- Alabama Hospital Settles Case Involving Patient Dumping Allegations
- On December 21, 2018, Mobile Infirmary Medical Center (MIMC), Mobile, Alabama, entered into an $80,000 settlement agreement with OIG. The settlement resolves allegations that, based on OIG's investigation, MIMC violated the Emergency Medical Treatment and Labor Act (EMTALA) when it failed to provide an adequate medical screening examination and stabilizing treatment for two individuals. The first patient, a 24-year-old male presented to MIMC's Emergency Department (ED) complaining of weakness and exhibited altered mental status. He was reportedly aggressive and non-compliant with staff directions. When he was leaving the ED he apparently collapsed. A security guard, a hospital employee, put him in a wheelchair and wheeled the patient off hospital property - where he was left on the ground. Approximately four hours later the patient was found cold, with decreased responsiveness. He was transported to another hospital by ambulance. He died two weeks later. The second patient, a 35-year-old male, presented to MIMC's ED accompanied by his girlfriend. The patient complained of shortness of breath and chest pain. The patient requested to see a physician and became belligerent when a nurse asked him why. That led to the patient being escorted out of the ED by security. Several minutes later, the patient returned to the ED. This time, the patient's girlfriend drove up to the ambulance bay and reported that the patient had suffered a seizure and was lying in her truck. She was informed by staff that they would not help get the patient out of the truck. In addition, the security guard told her she had to leave. The patient's girlfriend then took him to another hospital where he was pronounced dead within 20 minutes of his arrival. Senior Counsel Sandra Sands represented OIG.
California Physician and Practice Settle Case Involving False Claims
- On December 20, 2018, Michael Jadali, D.O., and the Center for Pain & Rehabilitation Medicine (collectively, "Dr. Jadali"), San Jose, California, entered into a $60,406.30 settlement agreement with OIG. The settlement agreement resolves allegations that Dr. Jadali submitted claims to Medicare for Healthcare Common Procedure Coding System codes 80500 (clinical pathology consultation; limited, without review of patient's history and medical records) and 80502 (clinical pathology consultation, comprehensive, for a complex diagnostic problem, with review of patient's history and medical records), where no consultation request had been made, no written narrative report by a consultant pathologist was produced, and no exercise of medical judgement by a consultant pathologist was required. Senior Counsels Geoffrey Hymans and Kenneth Kraft represented OIG.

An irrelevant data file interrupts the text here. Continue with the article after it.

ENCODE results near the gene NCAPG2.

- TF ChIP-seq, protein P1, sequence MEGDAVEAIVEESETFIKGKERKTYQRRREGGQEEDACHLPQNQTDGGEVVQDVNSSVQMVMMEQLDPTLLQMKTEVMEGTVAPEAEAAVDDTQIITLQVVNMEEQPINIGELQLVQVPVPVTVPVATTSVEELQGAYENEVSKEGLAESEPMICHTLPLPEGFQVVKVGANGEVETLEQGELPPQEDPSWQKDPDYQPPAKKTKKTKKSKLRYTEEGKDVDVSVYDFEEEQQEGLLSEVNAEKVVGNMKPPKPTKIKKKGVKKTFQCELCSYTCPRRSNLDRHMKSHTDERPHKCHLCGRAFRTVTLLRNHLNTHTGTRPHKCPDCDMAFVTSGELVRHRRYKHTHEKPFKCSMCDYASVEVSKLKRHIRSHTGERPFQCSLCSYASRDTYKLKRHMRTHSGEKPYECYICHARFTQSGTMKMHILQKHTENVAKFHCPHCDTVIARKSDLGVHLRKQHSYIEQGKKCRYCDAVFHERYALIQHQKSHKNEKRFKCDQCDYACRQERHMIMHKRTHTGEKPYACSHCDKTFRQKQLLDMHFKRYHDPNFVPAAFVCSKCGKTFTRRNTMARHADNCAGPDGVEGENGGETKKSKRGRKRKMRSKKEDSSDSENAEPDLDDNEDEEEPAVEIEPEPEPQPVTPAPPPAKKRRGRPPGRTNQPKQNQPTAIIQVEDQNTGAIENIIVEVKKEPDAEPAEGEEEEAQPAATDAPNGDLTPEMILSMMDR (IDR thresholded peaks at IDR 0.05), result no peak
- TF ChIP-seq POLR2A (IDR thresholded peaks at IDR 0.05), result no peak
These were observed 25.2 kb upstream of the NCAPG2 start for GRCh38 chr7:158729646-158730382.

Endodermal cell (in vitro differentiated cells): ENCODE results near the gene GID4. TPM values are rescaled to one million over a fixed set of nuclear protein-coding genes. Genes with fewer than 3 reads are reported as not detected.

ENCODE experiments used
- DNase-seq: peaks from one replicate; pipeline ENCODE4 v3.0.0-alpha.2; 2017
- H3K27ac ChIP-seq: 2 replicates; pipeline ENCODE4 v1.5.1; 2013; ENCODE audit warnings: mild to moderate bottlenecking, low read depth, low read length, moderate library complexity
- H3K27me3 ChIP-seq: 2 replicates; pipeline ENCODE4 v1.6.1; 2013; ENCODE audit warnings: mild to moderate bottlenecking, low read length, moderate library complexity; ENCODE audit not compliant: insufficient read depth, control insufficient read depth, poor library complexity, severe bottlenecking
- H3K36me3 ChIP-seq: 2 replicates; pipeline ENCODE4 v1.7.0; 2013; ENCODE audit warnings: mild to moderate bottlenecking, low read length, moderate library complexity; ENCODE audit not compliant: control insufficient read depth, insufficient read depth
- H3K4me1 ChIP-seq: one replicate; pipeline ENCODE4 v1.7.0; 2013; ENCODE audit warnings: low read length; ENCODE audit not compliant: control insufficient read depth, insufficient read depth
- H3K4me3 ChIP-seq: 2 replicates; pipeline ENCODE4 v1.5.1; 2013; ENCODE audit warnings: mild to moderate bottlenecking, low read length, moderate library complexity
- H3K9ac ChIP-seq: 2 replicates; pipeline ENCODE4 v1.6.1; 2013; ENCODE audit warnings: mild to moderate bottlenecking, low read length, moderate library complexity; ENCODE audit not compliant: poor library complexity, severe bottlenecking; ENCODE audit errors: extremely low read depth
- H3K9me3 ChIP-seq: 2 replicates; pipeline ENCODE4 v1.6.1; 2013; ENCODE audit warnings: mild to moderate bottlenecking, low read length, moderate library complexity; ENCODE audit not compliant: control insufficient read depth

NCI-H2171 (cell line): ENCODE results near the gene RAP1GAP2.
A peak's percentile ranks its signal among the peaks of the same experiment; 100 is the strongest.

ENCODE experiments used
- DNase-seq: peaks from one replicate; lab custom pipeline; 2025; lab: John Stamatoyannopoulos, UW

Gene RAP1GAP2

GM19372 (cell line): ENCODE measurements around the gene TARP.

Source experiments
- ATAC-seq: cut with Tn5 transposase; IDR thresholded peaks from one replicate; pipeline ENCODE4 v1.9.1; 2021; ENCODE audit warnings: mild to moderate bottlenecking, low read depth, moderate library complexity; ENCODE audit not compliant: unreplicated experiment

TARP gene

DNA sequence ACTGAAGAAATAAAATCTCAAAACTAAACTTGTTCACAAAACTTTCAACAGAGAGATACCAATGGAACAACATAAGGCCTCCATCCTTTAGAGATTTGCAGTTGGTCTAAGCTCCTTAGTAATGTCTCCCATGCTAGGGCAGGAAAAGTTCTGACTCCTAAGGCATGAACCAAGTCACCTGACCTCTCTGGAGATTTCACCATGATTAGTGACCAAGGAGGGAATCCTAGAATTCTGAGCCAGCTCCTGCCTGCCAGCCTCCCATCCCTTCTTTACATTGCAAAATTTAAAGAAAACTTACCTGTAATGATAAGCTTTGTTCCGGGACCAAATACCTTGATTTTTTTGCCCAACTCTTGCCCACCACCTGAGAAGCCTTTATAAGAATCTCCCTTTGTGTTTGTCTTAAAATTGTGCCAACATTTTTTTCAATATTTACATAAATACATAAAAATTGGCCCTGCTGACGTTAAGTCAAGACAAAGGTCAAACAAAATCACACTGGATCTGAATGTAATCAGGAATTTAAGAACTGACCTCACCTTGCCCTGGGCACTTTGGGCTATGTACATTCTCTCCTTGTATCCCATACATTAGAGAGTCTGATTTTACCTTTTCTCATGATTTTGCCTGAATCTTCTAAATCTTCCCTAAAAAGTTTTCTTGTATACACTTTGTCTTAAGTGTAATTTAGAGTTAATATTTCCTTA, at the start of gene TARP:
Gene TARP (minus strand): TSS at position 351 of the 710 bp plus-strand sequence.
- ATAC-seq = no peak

Connecticut Hospital Settles Case Involving Patient Dumping Allegation
- On December 12, 2018, Hartford Hospital (Hartford), Hartford, Connecticut, entered into a $50,000 settlement agreement with OIG. The settlement agreement resolves allegations that Hartford violated the Emergency Medical Treatment and Labor Act when it failed to provide an appropriate medical screening examination to a woman who was 23.5 weeks pregnant when she presented to Hartford's Emergency Department with symptoms of preeclampsia, an emergency medical condition. Senior Counsels Joan Matlack and Srishti Sheffner represented OIG.
Georgia Mental Health Provider and Owner Agree to Voluntary Exclusion
- On December 1, 2018, in connection with the resolution of their False Claims Act liability, Families United Services, Inc. (FUS), and Pamela McKenzie, Georgia, each agreed to be excluded from participation in all Federal health care programs for periods of five years under 42 U.S.C. § 1320a-7(b)(7). OIG alleged that FUS and Pamela McKenzie submitted claims to Georgia Medicaid for behavioral health services that were not provided. Senior Counsel Katie Fink represented OIG.